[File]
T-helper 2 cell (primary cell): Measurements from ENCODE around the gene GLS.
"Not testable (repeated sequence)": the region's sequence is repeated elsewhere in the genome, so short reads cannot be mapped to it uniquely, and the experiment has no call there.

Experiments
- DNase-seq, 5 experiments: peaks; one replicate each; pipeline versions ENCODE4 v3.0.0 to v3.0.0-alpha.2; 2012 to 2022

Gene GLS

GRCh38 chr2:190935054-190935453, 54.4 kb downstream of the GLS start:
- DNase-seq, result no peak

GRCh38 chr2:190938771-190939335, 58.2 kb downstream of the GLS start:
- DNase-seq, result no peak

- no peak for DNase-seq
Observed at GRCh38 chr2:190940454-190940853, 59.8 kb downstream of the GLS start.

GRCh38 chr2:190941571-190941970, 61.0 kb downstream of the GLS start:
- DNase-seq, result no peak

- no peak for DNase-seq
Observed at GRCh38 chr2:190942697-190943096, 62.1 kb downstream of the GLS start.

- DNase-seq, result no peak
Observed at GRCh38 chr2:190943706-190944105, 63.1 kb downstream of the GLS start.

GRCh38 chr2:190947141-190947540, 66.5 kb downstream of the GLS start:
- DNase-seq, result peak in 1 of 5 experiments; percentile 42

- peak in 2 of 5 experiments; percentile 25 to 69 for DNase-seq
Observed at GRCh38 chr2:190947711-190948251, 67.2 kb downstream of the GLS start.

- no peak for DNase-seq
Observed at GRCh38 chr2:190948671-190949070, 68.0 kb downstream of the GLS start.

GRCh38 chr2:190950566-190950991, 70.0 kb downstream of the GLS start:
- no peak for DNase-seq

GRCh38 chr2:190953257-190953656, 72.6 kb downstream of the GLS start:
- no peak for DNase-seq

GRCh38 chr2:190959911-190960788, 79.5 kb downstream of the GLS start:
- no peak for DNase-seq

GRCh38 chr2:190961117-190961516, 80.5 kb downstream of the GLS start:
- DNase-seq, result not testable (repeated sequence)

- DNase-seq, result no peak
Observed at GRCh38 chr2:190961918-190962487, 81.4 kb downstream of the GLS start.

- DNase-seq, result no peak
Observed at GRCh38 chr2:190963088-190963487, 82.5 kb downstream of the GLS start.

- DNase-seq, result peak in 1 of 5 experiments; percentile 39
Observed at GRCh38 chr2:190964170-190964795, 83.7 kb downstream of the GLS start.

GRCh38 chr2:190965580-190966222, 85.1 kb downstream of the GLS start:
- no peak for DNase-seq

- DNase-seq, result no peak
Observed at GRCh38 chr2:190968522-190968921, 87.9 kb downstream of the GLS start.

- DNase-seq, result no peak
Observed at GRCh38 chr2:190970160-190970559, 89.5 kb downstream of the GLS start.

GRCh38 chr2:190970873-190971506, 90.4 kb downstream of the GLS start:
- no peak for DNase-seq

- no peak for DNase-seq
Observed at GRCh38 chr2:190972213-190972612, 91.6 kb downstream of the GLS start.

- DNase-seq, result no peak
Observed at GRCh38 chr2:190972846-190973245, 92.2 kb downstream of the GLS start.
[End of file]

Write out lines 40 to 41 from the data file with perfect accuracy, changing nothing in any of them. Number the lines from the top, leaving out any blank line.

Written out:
- DNase-seq, result no peak
Observed at GRCh38 chr2:190968522-190968921, 87.9 kb downstream of the GLS start.